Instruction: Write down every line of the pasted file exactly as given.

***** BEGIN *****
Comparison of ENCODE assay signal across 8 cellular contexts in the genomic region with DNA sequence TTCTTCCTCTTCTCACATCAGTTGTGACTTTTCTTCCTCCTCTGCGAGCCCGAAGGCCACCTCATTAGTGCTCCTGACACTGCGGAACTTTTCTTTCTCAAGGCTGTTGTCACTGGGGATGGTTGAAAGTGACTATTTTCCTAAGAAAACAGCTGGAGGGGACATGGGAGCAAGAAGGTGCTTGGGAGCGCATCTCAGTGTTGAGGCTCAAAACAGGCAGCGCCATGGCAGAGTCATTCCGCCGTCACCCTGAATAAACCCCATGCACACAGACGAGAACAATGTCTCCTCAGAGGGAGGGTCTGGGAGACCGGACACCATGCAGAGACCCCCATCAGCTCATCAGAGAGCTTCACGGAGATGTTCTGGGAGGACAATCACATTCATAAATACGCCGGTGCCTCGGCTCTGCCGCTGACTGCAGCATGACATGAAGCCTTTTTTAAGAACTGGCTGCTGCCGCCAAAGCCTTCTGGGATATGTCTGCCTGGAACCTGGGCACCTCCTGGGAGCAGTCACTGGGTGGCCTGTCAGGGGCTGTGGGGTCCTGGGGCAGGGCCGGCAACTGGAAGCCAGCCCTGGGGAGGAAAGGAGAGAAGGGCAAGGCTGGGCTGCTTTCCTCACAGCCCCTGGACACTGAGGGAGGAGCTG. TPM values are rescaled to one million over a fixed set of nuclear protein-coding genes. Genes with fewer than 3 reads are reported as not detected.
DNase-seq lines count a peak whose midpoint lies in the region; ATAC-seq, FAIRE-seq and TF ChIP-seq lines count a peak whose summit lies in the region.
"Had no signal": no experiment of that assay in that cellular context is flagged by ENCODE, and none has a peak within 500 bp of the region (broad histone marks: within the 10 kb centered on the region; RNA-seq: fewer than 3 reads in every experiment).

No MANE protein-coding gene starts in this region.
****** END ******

Comparison of ENCODE assay signal across 8 cellular contexts in the genomic region with DNA sequence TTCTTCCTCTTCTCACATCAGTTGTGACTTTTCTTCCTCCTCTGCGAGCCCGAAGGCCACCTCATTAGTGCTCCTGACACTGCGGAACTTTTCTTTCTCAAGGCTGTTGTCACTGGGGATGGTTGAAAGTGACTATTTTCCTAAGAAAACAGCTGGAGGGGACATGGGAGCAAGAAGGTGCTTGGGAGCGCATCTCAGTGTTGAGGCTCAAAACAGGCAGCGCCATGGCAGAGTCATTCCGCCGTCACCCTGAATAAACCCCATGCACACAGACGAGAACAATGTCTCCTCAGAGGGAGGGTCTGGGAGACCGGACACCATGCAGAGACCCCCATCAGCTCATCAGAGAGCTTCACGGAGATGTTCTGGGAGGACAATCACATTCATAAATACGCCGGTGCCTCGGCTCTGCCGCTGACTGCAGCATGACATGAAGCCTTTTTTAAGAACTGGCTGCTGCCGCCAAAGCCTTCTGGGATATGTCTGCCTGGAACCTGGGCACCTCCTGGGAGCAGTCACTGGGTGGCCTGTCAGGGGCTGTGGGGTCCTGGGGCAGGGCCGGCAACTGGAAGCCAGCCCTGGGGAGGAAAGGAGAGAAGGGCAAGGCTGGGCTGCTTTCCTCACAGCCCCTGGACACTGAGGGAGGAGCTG. TPM values are rescaled to one million over a fixed set of nuclear protein-coding genes. Genes with fewer than 3 reads are reported as not detected.
DNase-seq lines count a peak whose midpoint lies in the region; ATAC-seq, FAIRE-seq and TF ChIP-seq lines count a peak whose summit lies in the region.
"Had no signal": no experiment of that assay in that cellular context is flagged by ENCODE, and none has a peak within 500 bp of the region (broad histone marks: within the 10 kb centered on the region; RNA-seq: fewer than 3 reads in every experiment).

No MANE protein-coding gene starts in this region.